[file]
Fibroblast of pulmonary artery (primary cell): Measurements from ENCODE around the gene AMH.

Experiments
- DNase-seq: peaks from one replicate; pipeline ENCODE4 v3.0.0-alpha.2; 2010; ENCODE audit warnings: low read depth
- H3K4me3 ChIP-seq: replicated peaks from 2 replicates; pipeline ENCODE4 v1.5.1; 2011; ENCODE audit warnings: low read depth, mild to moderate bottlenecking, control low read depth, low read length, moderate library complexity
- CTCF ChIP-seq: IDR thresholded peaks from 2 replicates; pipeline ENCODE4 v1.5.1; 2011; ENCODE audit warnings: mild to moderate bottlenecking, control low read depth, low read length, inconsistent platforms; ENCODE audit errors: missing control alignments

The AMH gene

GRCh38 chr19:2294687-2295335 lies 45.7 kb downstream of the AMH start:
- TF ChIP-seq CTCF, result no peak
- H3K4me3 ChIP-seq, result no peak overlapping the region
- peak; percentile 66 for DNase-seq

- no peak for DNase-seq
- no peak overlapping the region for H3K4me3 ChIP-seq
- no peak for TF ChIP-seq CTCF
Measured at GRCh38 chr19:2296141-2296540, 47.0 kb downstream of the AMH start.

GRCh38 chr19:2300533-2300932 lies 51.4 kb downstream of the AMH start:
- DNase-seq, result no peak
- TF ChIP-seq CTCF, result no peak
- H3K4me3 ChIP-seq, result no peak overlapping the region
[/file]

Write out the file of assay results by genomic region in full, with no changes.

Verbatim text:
Fibroblast of pulmonary artery (primary cell): Measurements from ENCODE around the gene AMH.

Experiments
- DNase-seq: peaks from one replicate; pipeline ENCODE4 v3.0.0-alpha.2; 2010; ENCODE audit warnings: low read depth
- H3K4me3 ChIP-seq: replicated peaks from 2 replicates; pipeline ENCODE4 v1.5.1; 2011; ENCODE audit warnings: low read depth, mild to moderate bottlenecking, control low read depth, low read length, moderate library complexity
- CTCF ChIP-seq: IDR thresholded peaks from 2 replicates; pipeline ENCODE4 v1.5.1; 2011; ENCODE audit warnings: mild to moderate bottlenecking, control low read depth, low read length, inconsistent platforms; ENCODE audit errors: missing control alignments

The AMH gene

GRCh38 chr19:2294687-2295335 lies 45.7 kb downstream of the AMH start:
- TF ChIP-seq CTCF, result no peak
- H3K4me3 ChIP-seq, result no peak overlapping the region
- peak; percentile 66 for DNase-seq

- no peak for DNase-seq
- no peak overlapping the region for H3K4me3 ChIP-seq
- no peak for TF ChIP-seq CTCF
Measured at GRCh38 chr19:2296141-2296540, 47.0 kb downstream of the AMH start.

GRCh38 chr19:2300533-2300932 lies 51.4 kb downstream of the AMH start:
- DNase-seq, result no peak
- TF ChIP-seq CTCF, result no peak
- H3K4me3 ChIP-seq, result no peak overlapping the region